Celebrating Roma, Gypsy and Traveller stories
Published on: 03 April 2017 Author: Alex Strick
Alex Strick explores the absence of characters of Roma, Gypsy and Traveller (GRT) heritage, and meets the creators of two new books hoping to redress the balance.
There's no doubt that all children need to be able to find themselves in books. They also need to learn about those whose lives and experiences might be different from their own.
Yet rarely do characters of Gypsy Roma Traveller (GRT) heritage appear, and where they do, we see some tired stereotypes and misleading messages.
Historically, gypsy characters have tended to be heavily romanticised - dark strangers and mystical fortune tellers. Or, more worryingly, we see thieves and troublemakers.
In the 2014 Global Attitudes survey, 50 per cent of people in Britain admitted to having an unfavourable view of Roma people. The Brexit result also brought a fresh surge of animosity. And yet, such is this community's history of negative reactions from authority (and, indeed, society as a whole), that this new wave of hate crime went largely unreported.
Similarly, various studies (including a longitudinal study by University College Northampton) have found that negative treatment and name calling of Traveller children in schools is disturbingly commonplace, but children are reluctant to report incidents to teachers.
Redressing the balance
Co-authors Richard O’Neil and Katharine Quarmby (and their publisher Child’s Play) hope that their recently released picture books Yokki and the Parno Gry and Ossiri and the Bala Mengro will help change attitudes.
Independently, both Katharine and Richard had long dreamt of creating such books.
Author Katharine Quarmby had been involved in challenging racism and promoting inclusion for many years. Her first picture book Fussy Freya features a dual heritage protagonist and Katharine often receives positive feedback on the casual inclusion of a dual heritage family. As with most facets of diversity, Katharine feels the key is not always 'making it centre stage', but also finding subtler approaches.
Katherine was also one of the first journalists to bring the plight of the Travellers at Dale Farm to national consciousness. This was when dozens of families, many of whom camped legally, were evicted from their Traveller site in Essex, by taser-armed police.
She is painfully aware of the long history of animosity towards GRT communities, dating back to medieval times, and the absence of positive depictions in books. She notes that, as a result of this animosity, there are almost no Gypsy and Roman folk tales in mainstream literature – instead, these were kept very close to the heart of the Gypsy and Roma community.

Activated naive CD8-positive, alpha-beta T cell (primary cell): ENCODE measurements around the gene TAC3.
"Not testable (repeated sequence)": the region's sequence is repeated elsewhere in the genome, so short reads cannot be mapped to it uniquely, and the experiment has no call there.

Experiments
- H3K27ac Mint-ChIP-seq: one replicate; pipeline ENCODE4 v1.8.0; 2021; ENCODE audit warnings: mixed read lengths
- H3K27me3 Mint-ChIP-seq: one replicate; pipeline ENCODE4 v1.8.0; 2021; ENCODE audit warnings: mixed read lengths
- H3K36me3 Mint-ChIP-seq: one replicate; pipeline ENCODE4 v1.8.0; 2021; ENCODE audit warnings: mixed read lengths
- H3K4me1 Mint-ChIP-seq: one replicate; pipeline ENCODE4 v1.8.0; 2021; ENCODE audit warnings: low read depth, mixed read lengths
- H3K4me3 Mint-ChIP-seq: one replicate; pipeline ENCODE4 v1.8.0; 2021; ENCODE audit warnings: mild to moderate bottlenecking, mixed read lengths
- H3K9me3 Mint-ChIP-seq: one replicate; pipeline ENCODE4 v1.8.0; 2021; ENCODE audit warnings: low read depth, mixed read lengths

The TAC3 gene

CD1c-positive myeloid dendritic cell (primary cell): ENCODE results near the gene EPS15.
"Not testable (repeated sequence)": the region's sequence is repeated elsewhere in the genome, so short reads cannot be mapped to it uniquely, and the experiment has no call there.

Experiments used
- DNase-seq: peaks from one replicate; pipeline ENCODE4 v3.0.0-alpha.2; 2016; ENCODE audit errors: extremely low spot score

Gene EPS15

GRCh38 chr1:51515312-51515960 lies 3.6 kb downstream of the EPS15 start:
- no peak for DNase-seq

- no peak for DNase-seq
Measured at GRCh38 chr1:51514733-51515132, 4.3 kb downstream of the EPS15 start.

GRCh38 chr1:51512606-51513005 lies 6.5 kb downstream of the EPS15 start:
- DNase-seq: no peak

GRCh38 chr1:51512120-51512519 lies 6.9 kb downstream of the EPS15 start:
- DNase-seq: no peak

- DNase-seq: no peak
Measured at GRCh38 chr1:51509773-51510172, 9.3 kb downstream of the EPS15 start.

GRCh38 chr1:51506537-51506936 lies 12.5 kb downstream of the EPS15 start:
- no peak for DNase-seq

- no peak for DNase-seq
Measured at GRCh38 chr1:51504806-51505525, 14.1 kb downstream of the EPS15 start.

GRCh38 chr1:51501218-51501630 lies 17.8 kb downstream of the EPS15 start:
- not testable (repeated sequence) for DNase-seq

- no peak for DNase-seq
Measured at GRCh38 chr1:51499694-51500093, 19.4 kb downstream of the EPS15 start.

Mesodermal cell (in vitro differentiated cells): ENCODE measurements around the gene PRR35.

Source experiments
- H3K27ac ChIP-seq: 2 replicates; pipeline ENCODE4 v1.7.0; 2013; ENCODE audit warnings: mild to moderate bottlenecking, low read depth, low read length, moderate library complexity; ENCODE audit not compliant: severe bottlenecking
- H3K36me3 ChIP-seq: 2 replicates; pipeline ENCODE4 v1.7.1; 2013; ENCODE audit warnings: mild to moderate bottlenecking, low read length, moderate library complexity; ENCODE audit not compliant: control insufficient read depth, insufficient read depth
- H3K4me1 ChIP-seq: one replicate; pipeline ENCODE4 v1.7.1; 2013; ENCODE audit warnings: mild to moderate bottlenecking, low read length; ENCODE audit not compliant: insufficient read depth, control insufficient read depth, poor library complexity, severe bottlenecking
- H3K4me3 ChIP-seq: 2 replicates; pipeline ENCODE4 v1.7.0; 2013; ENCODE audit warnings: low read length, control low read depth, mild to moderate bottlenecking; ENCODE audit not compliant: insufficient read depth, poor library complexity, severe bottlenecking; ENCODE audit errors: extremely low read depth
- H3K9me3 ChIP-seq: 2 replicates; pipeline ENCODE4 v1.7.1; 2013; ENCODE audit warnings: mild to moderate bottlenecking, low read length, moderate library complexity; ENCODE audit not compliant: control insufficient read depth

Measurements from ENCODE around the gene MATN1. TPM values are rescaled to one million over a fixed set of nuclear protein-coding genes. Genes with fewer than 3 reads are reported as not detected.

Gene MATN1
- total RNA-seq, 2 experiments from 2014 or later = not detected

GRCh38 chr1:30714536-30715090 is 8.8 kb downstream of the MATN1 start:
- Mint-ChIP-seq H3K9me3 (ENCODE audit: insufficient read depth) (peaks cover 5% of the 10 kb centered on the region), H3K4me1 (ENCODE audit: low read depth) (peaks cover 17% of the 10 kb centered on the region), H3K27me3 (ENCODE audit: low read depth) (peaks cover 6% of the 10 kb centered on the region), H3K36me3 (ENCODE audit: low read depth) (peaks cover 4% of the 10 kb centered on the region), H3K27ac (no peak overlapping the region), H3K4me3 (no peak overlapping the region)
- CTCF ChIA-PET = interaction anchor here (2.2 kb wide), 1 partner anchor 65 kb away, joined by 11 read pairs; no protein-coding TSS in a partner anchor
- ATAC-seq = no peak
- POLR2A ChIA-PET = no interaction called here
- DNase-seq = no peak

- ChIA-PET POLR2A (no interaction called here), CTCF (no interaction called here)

Meanwhile, Richard O’Neill grew up in the North of England in the 1960-70s. The life he was born into was nomadic. Some of the stopping places were hundreds of years old – he talks of ladies wearing long Victorian skirts and headscarfs.
Born in a caravan and living communally, it was only when Richard started school that he realised his lifestyle was any different to that of his peers.
'You quickly realise that the expectations that people have of you are not very high,' Richard tells me. 'This is still the case with some kids today.'
There is a very real need for books like those above, which challenge some of the stereotypes that have developed over many years.
For example, contrary to popular belief, GRT families don't all live a nomadic lifestyle. Richard puts it very well: 'If you live in Spain, that doesn't make you Spanish.'
These books instead show important new perspectives, vital if children are to develop respect and empathy.
'You can't just stop people talking,' Katharine tells me. 'You also need to provide other images and positive messages.'
The books celebrate the skills and traditions of this community (for example, illustrating their self-sufficiency, reflecting the importance of music and showing people recycling old materials to create new instruments). Crucially they do so without falling into the trap of defining the characters by such traits. The children are fully rounded personalities with strengths and weaknesses like any other child.
The families depicted in both books are hard-working and honest people who are respected by settled people for the skills they bring. Historically, many harvests depended on them, as they do on migrant workers today.
And of course, they show us that they GRT communities are an important part of the storytelling tradition: they are story makers and story keepers.
A message of hope
The challenges faced by the GRT community are of course not dissimilar to those experienced by other minority groups. The landscape is awash with stereotypes, so books like Yokki and the Parno Gry and Ossiri and the Bala Mengro can offer a message of hope to all.
They tell GRT children that their stories and histories are of genuine interest and they can be proud of them. They validate these children and their experiences - but they also enrich the experiences of all children.
'I hope these books help illustrate our human-ness,' says Richard.
There is a sense that traditionally, a character from the GRT community might have appeared in a book simply 'to add a bit of spice' or to tick a box. Let's hope this is starting to change.
You can write about anything you like, the two authors agree, but you must remember that what you write has ramifications for those people you write about.
And for some such people, it can feel as if there is no voice, no right of reply.
Surely these books represent one.